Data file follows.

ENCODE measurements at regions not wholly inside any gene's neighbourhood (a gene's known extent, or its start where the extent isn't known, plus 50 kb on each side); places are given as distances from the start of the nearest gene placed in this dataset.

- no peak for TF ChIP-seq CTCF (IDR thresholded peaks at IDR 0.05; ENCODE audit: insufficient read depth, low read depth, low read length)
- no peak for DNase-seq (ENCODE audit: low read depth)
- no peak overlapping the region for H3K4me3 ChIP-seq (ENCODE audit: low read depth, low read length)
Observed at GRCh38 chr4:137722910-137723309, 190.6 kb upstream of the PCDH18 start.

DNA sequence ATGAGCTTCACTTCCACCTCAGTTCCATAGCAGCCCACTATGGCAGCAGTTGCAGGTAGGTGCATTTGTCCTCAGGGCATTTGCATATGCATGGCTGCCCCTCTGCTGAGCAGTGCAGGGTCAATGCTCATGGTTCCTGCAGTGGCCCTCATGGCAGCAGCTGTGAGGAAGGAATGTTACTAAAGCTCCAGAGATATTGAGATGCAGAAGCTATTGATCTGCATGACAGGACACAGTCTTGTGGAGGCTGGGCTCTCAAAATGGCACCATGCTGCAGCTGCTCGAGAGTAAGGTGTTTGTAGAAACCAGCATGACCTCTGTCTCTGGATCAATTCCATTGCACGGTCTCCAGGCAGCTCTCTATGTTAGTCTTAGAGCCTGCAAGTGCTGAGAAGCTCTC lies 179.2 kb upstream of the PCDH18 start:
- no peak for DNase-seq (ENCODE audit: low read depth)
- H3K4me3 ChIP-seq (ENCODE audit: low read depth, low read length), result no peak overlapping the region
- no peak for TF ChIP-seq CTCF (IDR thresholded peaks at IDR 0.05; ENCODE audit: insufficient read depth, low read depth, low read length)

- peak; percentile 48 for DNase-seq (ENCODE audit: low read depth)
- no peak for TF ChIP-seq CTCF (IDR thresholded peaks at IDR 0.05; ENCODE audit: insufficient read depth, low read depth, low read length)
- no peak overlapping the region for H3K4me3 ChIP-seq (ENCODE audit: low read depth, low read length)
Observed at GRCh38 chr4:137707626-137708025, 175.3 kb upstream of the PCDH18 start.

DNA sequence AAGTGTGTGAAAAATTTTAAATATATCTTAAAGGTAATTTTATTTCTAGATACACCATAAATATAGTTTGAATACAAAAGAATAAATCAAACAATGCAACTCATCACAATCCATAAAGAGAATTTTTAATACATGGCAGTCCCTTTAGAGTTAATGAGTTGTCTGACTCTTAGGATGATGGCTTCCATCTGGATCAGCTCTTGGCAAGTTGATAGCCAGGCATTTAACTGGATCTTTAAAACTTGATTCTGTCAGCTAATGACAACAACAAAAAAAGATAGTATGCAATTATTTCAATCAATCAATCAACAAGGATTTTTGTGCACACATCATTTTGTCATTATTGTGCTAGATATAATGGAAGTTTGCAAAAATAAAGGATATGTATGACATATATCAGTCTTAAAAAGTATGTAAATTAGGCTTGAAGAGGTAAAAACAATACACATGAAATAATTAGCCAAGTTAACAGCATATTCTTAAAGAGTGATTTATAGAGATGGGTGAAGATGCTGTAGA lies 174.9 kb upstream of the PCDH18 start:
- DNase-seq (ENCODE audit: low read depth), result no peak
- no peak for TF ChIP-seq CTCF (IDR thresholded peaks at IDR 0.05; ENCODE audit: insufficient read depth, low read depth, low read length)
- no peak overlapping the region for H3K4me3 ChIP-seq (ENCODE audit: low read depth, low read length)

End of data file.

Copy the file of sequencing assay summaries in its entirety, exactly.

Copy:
ENCODE measurements at regions not wholly inside any gene's neighbourhood (a gene's known extent, or its start where the extent isn't known, plus 50 kb on each side); places are given as distances from the start of the nearest gene placed in this dataset.

- no peak for TF ChIP-seq CTCF (IDR thresholded peaks at IDR 0.05; ENCODE audit: insufficient read depth, low read depth, low read length)
- no peak for DNase-seq (ENCODE audit: low read depth)
- no peak overlapping the region for H3K4me3 ChIP-seq (ENCODE audit: low read depth, low read length)
Observed at GRCh38 chr4:137722910-137723309, 190.6 kb upstream of the PCDH18 start.

DNA sequence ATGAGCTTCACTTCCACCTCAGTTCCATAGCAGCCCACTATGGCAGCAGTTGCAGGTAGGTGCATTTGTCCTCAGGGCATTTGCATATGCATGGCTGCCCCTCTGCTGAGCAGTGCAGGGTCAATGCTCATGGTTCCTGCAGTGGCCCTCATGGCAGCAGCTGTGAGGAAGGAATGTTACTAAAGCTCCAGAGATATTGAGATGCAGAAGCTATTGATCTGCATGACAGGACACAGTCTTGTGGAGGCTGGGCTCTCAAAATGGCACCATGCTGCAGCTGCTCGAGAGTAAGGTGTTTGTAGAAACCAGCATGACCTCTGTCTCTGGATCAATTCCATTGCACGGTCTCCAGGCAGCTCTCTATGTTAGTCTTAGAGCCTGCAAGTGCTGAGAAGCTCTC lies 179.2 kb upstream of the PCDH18 start:
- no peak for DNase-seq (ENCODE audit: low read depth)
- H3K4me3 ChIP-seq (ENCODE audit: low read depth, low read length), result no peak overlapping the region
- no peak for TF ChIP-seq CTCF (IDR thresholded peaks at IDR 0.05; ENCODE audit: insufficient read depth, low read depth, low read length)

- peak; percentile 48 for DNase-seq (ENCODE audit: low read depth)
- no peak for TF ChIP-seq CTCF (IDR thresholded peaks at IDR 0.05; ENCODE audit: insufficient read depth, low read depth, low read length)
- no peak overlapping the region for H3K4me3 ChIP-seq (ENCODE audit: low read depth, low read length)
Observed at GRCh38 chr4:137707626-137708025, 175.3 kb upstream of the PCDH18 start.

DNA sequence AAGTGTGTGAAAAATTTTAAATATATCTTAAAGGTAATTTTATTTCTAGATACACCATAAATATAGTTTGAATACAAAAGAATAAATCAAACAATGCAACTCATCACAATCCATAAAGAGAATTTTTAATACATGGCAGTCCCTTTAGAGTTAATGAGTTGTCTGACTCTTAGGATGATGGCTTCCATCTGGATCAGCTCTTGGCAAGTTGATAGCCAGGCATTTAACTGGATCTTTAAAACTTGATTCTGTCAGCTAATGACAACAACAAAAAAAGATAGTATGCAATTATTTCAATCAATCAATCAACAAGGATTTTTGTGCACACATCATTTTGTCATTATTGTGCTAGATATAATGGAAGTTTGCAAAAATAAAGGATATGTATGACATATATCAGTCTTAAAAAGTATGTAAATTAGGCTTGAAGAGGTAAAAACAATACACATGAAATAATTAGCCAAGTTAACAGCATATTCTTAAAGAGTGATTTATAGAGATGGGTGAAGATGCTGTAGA lies 174.9 kb upstream of the PCDH18 start:
- DNase-seq (ENCODE audit: low read depth), result no peak
- no peak for TF ChIP-seq CTCF (IDR thresholded peaks at IDR 0.05; ENCODE audit: insufficient read depth, low read depth, low read length)
- no peak overlapping the region for H3K4me3 ChIP-seq (ENCODE audit: low read depth, low read length)